What Is an Expedited Trademark?
Getting an expedited trademark is a way to shorten your trademark application, which is around 8-12 months from the time of filing to completed registration.3 min read
Getting an expedited trademark is a way to shorten the length of your trademark application, which can normally run 8-12 months from the time of filing to completed registration. The length of this wait can seem like an eternity for many businesses.
There are limited circumstances in which a trademark application can be expected to allow for the registration process to be completed significantly faster. Under normal circumstances, the United States Patent and Trademark Office will process each application in the order it receives them unless you are granted a special circumstance that allows for expedited processing. The petition to grant the expedited service requires a $100 fee.
Ways to Accelerate the Examination of Your Trademark Application
To file for an expedited examination of your application, you must file a Petition to Make Special with the USPTO after you file your application but before the beginning of the initial application. When filing your petition, you will want to make sure to include:
- A statement of the facts as to why your application should be considered for special treatment.
- Facts that demonstrate the possibility of trademark infringement, litigation issues, or requiring U.S. registration to gain a foreign trademark registration.
- Evidence that the applicant will suffer a loss if the application is not processed faster.
It is essential to remember that situations or circumstances that would apply to a broad number of companies will unlikely be sufficient for the USPTO to grant special circumstances.
Things You May Need to Consider Before Filing a Petition to Make Special
Just because you want your application to be processed faster does not mean that it should be. Filing a Petition to Make Special should be a judgment call made after weighing the facts and making a sound decision. When making your decision, you should always determine if filing will be advantageous when all factors were taken into consideration. Before making a final decision regarding filing, you should answer the questions:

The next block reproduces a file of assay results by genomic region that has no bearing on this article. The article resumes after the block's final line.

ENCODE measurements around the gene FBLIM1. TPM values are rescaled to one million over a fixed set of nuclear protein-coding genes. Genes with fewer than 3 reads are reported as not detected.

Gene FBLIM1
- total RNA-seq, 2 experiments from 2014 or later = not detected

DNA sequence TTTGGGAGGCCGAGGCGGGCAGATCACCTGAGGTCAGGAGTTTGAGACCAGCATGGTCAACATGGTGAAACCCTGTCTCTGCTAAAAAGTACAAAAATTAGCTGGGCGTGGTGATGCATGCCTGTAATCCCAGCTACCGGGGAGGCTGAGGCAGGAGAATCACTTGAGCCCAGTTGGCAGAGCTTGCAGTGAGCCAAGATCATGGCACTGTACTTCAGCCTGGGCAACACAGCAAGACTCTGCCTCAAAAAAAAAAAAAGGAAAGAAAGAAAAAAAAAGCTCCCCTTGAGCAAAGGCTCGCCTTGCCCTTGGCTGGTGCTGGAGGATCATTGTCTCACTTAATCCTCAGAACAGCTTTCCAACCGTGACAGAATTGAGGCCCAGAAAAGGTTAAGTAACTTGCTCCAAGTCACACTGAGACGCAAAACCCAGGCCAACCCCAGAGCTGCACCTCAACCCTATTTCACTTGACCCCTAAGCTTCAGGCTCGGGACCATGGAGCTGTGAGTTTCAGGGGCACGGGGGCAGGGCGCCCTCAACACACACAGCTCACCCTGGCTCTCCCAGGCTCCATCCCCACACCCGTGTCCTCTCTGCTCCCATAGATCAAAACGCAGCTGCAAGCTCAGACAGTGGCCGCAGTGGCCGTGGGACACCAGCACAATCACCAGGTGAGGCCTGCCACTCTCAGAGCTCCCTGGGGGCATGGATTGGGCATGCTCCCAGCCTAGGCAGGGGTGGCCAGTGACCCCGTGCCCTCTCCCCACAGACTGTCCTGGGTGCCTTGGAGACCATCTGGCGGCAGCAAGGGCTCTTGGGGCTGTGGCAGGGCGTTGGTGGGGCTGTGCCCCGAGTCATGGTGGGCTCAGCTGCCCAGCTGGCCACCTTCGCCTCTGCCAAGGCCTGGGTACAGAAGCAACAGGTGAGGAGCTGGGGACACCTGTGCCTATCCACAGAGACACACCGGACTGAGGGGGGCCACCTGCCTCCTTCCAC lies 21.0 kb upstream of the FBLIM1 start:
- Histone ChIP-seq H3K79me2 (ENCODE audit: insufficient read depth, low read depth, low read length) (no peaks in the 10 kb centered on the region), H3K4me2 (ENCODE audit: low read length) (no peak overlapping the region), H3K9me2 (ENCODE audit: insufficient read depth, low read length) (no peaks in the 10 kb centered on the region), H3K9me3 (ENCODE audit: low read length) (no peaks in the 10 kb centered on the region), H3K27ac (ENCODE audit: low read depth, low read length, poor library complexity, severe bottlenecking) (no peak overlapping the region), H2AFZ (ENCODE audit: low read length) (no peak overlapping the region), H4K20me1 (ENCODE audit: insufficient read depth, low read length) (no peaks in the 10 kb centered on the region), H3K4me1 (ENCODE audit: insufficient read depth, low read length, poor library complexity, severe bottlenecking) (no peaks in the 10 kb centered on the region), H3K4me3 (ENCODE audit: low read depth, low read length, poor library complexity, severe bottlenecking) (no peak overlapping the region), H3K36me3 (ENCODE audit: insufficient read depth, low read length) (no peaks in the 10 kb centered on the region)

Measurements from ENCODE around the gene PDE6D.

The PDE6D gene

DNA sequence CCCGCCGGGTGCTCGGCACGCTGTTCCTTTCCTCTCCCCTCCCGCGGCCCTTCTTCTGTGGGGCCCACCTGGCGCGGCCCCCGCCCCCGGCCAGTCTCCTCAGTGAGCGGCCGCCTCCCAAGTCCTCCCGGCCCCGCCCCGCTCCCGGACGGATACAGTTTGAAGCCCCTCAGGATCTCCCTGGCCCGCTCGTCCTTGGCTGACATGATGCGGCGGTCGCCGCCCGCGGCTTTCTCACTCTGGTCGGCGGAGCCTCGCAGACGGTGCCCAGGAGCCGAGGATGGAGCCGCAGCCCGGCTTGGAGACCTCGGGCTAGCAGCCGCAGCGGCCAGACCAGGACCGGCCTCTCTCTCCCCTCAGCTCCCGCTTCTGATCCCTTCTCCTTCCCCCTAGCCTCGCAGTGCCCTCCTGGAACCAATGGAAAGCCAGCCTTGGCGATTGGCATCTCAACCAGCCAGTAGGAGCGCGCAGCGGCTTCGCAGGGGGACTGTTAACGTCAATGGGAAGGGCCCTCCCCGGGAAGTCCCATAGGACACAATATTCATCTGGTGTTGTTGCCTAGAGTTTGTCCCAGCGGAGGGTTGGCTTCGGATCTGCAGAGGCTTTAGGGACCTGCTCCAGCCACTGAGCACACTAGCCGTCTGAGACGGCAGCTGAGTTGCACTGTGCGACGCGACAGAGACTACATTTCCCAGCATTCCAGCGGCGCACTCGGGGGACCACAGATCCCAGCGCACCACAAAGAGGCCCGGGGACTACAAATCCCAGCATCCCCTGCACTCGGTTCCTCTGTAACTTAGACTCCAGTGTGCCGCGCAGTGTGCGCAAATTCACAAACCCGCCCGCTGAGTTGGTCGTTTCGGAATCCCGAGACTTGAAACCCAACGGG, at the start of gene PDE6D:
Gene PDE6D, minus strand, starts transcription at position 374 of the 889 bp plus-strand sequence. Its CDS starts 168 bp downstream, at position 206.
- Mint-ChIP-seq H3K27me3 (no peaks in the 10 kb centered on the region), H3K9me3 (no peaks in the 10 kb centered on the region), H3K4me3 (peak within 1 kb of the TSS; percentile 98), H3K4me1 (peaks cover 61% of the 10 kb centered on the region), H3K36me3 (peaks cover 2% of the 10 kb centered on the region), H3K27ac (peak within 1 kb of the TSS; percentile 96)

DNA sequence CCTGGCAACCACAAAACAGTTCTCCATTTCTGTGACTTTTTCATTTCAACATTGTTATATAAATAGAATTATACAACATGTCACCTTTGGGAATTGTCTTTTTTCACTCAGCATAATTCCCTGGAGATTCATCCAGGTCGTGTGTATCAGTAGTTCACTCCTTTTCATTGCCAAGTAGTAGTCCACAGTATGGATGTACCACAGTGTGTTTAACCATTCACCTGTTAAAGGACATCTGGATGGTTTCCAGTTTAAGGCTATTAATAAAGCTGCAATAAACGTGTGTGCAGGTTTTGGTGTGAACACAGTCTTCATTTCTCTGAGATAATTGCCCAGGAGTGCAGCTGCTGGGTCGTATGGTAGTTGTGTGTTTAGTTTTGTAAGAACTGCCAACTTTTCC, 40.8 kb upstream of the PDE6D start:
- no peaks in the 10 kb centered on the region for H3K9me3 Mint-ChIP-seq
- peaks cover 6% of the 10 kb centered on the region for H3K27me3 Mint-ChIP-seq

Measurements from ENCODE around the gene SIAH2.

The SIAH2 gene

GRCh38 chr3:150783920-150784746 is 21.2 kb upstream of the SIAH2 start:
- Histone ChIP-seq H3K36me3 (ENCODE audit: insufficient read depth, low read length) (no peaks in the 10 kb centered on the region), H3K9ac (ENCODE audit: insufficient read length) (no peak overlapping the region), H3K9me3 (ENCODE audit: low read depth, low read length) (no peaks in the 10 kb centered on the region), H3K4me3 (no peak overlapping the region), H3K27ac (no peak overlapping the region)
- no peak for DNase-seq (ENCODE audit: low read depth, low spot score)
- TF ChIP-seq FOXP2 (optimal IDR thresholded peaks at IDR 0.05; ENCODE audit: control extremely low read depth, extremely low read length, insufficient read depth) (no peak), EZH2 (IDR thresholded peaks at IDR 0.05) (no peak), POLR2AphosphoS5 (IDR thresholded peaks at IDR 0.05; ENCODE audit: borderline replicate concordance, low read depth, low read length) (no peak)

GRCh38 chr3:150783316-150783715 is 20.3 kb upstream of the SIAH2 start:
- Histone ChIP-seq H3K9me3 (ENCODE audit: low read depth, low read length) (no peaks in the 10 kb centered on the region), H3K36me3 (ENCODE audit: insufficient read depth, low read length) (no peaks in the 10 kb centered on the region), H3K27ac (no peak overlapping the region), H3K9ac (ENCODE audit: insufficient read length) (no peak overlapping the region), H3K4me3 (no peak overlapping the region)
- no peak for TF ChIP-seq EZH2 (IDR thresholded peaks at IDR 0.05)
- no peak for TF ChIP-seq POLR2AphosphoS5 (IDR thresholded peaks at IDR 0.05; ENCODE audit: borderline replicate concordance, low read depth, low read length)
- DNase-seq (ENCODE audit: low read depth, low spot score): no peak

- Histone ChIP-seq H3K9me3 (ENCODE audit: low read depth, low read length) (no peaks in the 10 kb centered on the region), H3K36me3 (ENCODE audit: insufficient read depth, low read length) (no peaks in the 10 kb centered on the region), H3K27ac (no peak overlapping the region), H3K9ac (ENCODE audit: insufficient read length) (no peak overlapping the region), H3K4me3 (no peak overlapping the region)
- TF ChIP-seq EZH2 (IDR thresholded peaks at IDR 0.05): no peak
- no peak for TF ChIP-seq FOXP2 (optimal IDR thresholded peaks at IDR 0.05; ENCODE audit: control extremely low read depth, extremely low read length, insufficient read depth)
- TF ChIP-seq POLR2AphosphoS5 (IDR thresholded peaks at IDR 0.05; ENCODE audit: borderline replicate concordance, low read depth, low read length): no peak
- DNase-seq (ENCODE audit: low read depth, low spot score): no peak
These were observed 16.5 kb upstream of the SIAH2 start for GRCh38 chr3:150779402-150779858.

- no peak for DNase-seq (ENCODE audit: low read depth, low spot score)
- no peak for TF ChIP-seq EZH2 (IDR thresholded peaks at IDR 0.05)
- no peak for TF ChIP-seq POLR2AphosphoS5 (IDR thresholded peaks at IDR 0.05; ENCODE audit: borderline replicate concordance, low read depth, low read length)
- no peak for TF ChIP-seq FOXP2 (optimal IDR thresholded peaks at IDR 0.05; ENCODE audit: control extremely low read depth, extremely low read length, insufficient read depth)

- Do you have the additional budget to pay for expedited filing?
- Do your evidence and circumstances likely warrant a special situation?
- Has litigation regarding your trademark begun?
- What burden of proof do you have associated with your trademark?
- Is the trademark highly suggestive or descriptive?
- How long have you been using the trademark?
When determining whether you have the funds to expedite, you should also decide if the expedited process is worth the additional expense. Additionally, if there are factors in your petition that may make denial likely, it is probably best to save funds for another use.
It is also important to note that if the trademark is descriptive or highly suggestive, there may need to be additional evidence submitted to prove that it is distinctive, which can be an extra added expense.
The Trademark Opposition Process
There is a specialized legal proceeding that asks the question of whether or not your trademark should be allowed to be registered. This process is called the trademark opposition process. It is essential to understand the process as many smaller businesses will mistakenly assume that they will inevitably lose against a large corporation.
Statistically, only about 1 in 1,000 trademarks will go to any type of specialized proceeding before the Trademark Trial and Appeal Board. Yet, if you are faced with opposition to your trademark, it is best to weigh your options and determine whether or not possible legal proceedings are worth the trademark.
How Trademark Opposition Process Works
During the pre-grant stage of the trademark approval process, the trademark will be published for everyone to see. Other brands will regularly monitor these releases to make sure there is no potential threat to their trademarks.
If the company feels that your trademark is too similar to theirs, they are likely to file an opposition to your application. There are two categories that grounds for opposition can fall under:
- Absolute Grounds: Under these grounds, the opponent feels they would be able to prove deceptive misdescriptiveness, genericness, inappropriate usage, or fraud.
- Relative Grounds: Under the opposition of relative grounds, the opposing party believes that they can prove that an inappropriate usage is possible, due to confusion with a similar trade name already in use.
An opposition can be filed from one to three months after release, depending on the jurisdiction of the filing
If you need help with getting an expedited trademark, you can post your legal need on UpCounsel's marketplace. UpCounsel accepts only the top 5 percent of lawyers to its site. Lawyers on UpCounsel come from law schools such as Harvard Law and Yale Law and average 14 years of legal experience, including work with or on behalf of companies like Google, Menlo Ventures, and Airbnb.